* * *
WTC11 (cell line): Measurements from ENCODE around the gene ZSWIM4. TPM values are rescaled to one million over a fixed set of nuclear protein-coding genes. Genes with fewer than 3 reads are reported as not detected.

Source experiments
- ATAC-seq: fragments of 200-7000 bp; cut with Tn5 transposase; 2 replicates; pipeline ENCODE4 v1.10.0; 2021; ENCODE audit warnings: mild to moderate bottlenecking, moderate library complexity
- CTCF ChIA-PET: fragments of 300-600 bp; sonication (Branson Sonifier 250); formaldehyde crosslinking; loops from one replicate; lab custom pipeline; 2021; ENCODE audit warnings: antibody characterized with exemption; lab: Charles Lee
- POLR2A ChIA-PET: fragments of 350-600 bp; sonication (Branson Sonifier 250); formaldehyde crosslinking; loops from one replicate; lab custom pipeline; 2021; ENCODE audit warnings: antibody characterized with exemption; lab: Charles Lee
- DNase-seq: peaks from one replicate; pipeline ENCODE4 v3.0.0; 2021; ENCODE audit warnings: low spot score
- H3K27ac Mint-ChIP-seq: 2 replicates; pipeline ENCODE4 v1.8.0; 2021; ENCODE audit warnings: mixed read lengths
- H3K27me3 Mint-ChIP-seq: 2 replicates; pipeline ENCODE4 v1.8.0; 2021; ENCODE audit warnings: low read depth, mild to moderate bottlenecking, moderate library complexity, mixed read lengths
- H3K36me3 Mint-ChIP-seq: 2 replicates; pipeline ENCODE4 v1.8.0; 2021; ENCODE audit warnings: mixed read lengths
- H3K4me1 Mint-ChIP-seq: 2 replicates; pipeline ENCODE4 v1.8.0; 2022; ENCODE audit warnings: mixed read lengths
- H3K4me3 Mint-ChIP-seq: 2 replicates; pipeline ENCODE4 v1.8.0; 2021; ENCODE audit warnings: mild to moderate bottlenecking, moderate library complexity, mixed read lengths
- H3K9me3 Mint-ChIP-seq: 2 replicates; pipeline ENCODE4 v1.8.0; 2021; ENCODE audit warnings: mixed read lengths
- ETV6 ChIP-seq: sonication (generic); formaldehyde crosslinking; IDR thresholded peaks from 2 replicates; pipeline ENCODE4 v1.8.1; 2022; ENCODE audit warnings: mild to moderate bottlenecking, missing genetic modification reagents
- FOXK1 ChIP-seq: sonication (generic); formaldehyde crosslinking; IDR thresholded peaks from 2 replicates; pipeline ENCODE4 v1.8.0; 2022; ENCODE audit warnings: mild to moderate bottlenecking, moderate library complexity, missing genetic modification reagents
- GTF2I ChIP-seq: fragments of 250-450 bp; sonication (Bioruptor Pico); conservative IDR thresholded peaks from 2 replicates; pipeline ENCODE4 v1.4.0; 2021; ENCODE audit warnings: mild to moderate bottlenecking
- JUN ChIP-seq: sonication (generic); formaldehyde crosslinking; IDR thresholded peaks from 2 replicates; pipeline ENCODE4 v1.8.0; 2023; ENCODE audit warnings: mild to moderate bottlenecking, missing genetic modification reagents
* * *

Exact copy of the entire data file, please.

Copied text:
WTC11 (cell line): Measurements from ENCODE around the gene ZSWIM4. TPM values are rescaled to one million over a fixed set of nuclear protein-coding genes. Genes with fewer than 3 reads are reported as not detected.

Source experiments
- ATAC-seq: fragments of 200-7000 bp; cut with Tn5 transposase; 2 replicates; pipeline ENCODE4 v1.10.0; 2021; ENCODE audit warnings: mild to moderate bottlenecking, moderate library complexity
- CTCF ChIA-PET: fragments of 300-600 bp; sonication (Branson Sonifier 250); formaldehyde crosslinking; loops from one replicate; lab custom pipeline; 2021; ENCODE audit warnings: antibody characterized with exemption; lab: Charles Lee
- POLR2A ChIA-PET: fragments of 350-600 bp; sonication (Branson Sonifier 250); formaldehyde crosslinking; loops from one replicate; lab custom pipeline; 2021; ENCODE audit warnings: antibody characterized with exemption; lab: Charles Lee
- DNase-seq: peaks from one replicate; pipeline ENCODE4 v3.0.0; 2021; ENCODE audit warnings: low spot score
- H3K27ac Mint-ChIP-seq: 2 replicates; pipeline ENCODE4 v1.8.0; 2021; ENCODE audit warnings: mixed read lengths
- H3K27me3 Mint-ChIP-seq: 2 replicates; pipeline ENCODE4 v1.8.0; 2021; ENCODE audit warnings: low read depth, mild to moderate bottlenecking, moderate library complexity, mixed read lengths
- H3K36me3 Mint-ChIP-seq: 2 replicates; pipeline ENCODE4 v1.8.0; 2021; ENCODE audit warnings: mixed read lengths
- H3K4me1 Mint-ChIP-seq: 2 replicates; pipeline ENCODE4 v1.8.0; 2022; ENCODE audit warnings: mixed read lengths
- H3K4me3 Mint-ChIP-seq: 2 replicates; pipeline ENCODE4 v1.8.0; 2021; ENCODE audit warnings: mild to moderate bottlenecking, moderate library complexity, mixed read lengths
- H3K9me3 Mint-ChIP-seq: 2 replicates; pipeline ENCODE4 v1.8.0; 2021; ENCODE audit warnings: mixed read lengths
- ETV6 ChIP-seq: sonication (generic); formaldehyde crosslinking; IDR thresholded peaks from 2 replicates; pipeline ENCODE4 v1.8.1; 2022; ENCODE audit warnings: mild to moderate bottlenecking, missing genetic modification reagents
- FOXK1 ChIP-seq: sonication (generic); formaldehyde crosslinking; IDR thresholded peaks from 2 replicates; pipeline ENCODE4 v1.8.0; 2022; ENCODE audit warnings: mild to moderate bottlenecking, moderate library complexity, missing genetic modification reagents
- GTF2I ChIP-seq: fragments of 250-450 bp; sonication (Bioruptor Pico); conservative IDR thresholded peaks from 2 replicates; pipeline ENCODE4 v1.4.0; 2021; ENCODE audit warnings: mild to moderate bottlenecking
- JUN ChIP-seq: sonication (generic); formaldehyde crosslinking; IDR thresholded peaks from 2 replicates; pipeline ENCODE4 v1.8.0; 2023; ENCODE audit warnings: mild to moderate bottlenecking, missing genetic modification reagents